The 761st was the next to activate, and it was followed by the 784th, activated on April 1, 1943.

The 761st was given an armored patch with nothing embroidered into it. Many of the men went to their local Post Exchange (PX) and had the 761 embroidered into it. This patch shown here is courtesy of the First Sergeant Wilson, Sr. Memorial Album, presented by 761st.com.

Captain Ivan Harrison, with the help of a draftsman, drew up the unit crest with the panther head and their motto, "Come out fighting." This crest is shown here courtesy of 761st.com.

And "Come out fighting" the 761st did. Of the three black tank battalions, the 761st was the first to go to war, landing on Omaha Beach at Normandy, France on October 10, 1944. The battalion was part of General Patton's 3rd US Army. It entered combat on November 7, 1944, participating in an assault on the French towns of Moyenvic and Vic-sur-Seille, helping the 26th Infantry Division breakout near the fortress city of Metz.


Tank training for black Americans, Camp Claiborne, circa 1942, courtesy of Camp Clairborne web site

It won its first victory right away, and continued winning. It crossed the German border on December 14, 1944. The 761st Tank Battalion participated in the American counteroffensive during and after the Battle of the Bulge, supporting the 17th Airborne Division.. During the period December 31, 1944 and February 2, 1945, the "Black Panthers" were able to split the German lines at three points, thereby preventing the resupply of the enemy forces surrounding American troops at Bastogne. In the spring of 1945, the battalion crossed the Main River in support of the 103rd infantry Division, and then crossed into Austria in May.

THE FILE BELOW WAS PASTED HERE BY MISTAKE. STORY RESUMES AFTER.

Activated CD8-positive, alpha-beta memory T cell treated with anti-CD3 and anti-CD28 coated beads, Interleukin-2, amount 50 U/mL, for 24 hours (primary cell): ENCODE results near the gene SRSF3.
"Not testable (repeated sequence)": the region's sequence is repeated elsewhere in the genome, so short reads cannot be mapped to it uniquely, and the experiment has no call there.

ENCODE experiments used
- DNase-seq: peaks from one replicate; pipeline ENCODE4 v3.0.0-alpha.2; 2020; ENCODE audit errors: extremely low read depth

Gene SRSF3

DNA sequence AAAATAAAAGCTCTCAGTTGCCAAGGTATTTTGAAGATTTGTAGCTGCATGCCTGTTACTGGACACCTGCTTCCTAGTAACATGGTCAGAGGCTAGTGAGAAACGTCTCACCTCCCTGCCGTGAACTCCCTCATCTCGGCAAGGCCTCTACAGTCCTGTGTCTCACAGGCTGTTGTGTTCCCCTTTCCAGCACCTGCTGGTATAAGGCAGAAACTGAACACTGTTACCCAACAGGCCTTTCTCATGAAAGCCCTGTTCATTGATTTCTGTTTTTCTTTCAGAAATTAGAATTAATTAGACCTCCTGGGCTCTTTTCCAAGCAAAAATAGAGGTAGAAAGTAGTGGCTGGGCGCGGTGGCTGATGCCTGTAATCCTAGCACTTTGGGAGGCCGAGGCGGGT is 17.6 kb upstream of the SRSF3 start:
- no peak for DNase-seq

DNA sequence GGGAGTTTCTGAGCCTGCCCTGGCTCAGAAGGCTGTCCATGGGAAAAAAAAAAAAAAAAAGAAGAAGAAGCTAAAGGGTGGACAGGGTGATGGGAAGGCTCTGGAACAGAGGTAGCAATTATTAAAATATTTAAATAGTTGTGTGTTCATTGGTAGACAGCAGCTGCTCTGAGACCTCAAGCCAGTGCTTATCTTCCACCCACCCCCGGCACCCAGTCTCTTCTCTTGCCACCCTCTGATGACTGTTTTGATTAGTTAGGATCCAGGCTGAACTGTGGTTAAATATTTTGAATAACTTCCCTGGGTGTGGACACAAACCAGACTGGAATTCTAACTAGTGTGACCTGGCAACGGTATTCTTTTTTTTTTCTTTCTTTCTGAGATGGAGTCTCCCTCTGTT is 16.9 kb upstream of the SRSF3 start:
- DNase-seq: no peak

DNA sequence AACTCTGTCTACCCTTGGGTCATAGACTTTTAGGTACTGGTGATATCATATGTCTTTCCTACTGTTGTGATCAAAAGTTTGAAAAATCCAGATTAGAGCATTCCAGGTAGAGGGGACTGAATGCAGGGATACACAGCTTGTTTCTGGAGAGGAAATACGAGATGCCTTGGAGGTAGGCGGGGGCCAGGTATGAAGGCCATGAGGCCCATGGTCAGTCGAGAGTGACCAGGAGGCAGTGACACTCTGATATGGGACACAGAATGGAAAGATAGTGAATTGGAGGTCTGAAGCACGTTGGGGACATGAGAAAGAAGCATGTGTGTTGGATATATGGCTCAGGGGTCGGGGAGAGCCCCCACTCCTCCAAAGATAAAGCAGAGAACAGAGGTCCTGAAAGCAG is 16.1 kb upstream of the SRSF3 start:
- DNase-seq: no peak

Moving into Austria, the battalion was part of General Patton's southeastern spearhead, fighting in support of the 71st Infantry Division. This move into Austria is fascinating.

Many think of Patton's 3rd Army race across France and Germany as its and his dominant achievement, and that is arguably so. But, as you can see from the map above, Patton's 3rd Army also spearheaded a significant move to the southeast into Austria. The 761st was at the lead of this spearhead. The red box on the map marks the area of Linz-Enns-Steyr. This is the general area where the 716th ended up.

There is a great deal of "intrigue" involved in the Allied (mainly Patton's 3rd Army) movement into Austria, which we cannot cover here. American commanders in April 1945, General Patton of the 3rd Army perhaps the most vocal, were ready and in position to go into Berlin, far to the north of Austria. That was most certainly Patton's goal. But General Eisenhower, the Supreme Allied Commander, said "no." He decided to let the Soviets take Berlin instead, in part because Berlin was in the "Soviet sphere of influence" in Germany, in part because the battle for Berlin was going to be costly, and in part because he wanted to solidify Allied gains to the west, and to the south.


He decided to stop the US advance at the Elbe River, which originates in Czechoslovakia just north of the East-west Danube and travels northward through Germany to the North Sea. The Americans were all around the Elbe, and the Enns-Danube just to the south, but they were not easy to find. Each American unit wanted to be the first to find the Soviets. Dozens of American patrols were sent out searching for them. Finally, on April 26 and 26, they began finding small pockets of Soviets, and American Major General Reinhardt and Soviet Major General Rusakov met on April 26 in Torgau, Germany where they made it official that the German Army had been split in two. The 761st was among those initial units to meet up with the Soviets in the area of Steyr, Austria, just to the south of Linz.